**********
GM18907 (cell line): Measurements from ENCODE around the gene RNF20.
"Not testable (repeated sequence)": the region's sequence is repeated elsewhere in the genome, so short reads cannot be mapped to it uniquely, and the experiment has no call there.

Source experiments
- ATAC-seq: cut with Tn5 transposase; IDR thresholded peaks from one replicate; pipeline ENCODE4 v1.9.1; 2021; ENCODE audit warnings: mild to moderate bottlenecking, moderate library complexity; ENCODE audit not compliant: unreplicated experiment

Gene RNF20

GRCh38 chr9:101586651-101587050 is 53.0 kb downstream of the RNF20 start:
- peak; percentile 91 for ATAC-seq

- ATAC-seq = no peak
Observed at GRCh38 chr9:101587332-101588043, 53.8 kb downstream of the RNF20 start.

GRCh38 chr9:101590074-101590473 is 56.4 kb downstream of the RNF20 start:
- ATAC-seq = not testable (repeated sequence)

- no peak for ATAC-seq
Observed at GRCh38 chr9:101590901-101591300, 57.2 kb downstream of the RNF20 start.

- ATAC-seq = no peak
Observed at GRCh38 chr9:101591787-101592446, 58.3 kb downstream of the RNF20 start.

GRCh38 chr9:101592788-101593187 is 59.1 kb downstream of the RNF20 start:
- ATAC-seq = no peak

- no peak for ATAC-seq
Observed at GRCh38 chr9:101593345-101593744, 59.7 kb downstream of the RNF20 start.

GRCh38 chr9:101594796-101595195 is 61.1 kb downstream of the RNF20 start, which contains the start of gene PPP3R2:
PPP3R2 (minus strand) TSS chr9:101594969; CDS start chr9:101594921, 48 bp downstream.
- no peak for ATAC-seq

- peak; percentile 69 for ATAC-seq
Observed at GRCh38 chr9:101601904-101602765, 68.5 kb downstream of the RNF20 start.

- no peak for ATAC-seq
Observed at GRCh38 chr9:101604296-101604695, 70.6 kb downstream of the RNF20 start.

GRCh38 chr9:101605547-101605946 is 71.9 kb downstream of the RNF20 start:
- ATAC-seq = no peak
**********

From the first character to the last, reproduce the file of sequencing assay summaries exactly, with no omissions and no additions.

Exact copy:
GM18907 (cell line): Measurements from ENCODE around the gene RNF20.
"Not testable (repeated sequence)": the region's sequence is repeated elsewhere in the genome, so short reads cannot be mapped to it uniquely, and the experiment has no call there.

Source experiments
- ATAC-seq: cut with Tn5 transposase; IDR thresholded peaks from one replicate; pipeline ENCODE4 v1.9.1; 2021; ENCODE audit warnings: mild to moderate bottlenecking, moderate library complexity; ENCODE audit not compliant: unreplicated experiment

Gene RNF20

GRCh38 chr9:101586651-101587050 is 53.0 kb downstream of the RNF20 start:
- peak; percentile 91 for ATAC-seq

- ATAC-seq = no peak
Observed at GRCh38 chr9:101587332-101588043, 53.8 kb downstream of the RNF20 start.

GRCh38 chr9:101590074-101590473 is 56.4 kb downstream of the RNF20 start:
- ATAC-seq = not testable (repeated sequence)

- no peak for ATAC-seq
Observed at GRCh38 chr9:101590901-101591300, 57.2 kb downstream of the RNF20 start.

- ATAC-seq = no peak
Observed at GRCh38 chr9:101591787-101592446, 58.3 kb downstream of the RNF20 start.

GRCh38 chr9:101592788-101593187 is 59.1 kb downstream of the RNF20 start:
- ATAC-seq = no peak

- no peak for ATAC-seq
Observed at GRCh38 chr9:101593345-101593744, 59.7 kb downstream of the RNF20 start.

GRCh38 chr9:101594796-101595195 is 61.1 kb downstream of the RNF20 start, which contains the start of gene PPP3R2:
PPP3R2 (minus strand) TSS chr9:101594969; CDS start chr9:101594921, 48 bp downstream.
- no peak for ATAC-seq

- peak; percentile 69 for ATAC-seq
Observed at GRCh38 chr9:101601904-101602765, 68.5 kb downstream of the RNF20 start.

- no peak for ATAC-seq
Observed at GRCh38 chr9:101604296-101604695, 70.6 kb downstream of the RNF20 start.

GRCh38 chr9:101605547-101605946 is 71.9 kb downstream of the RNF20 start:
- ATAC-seq = no peak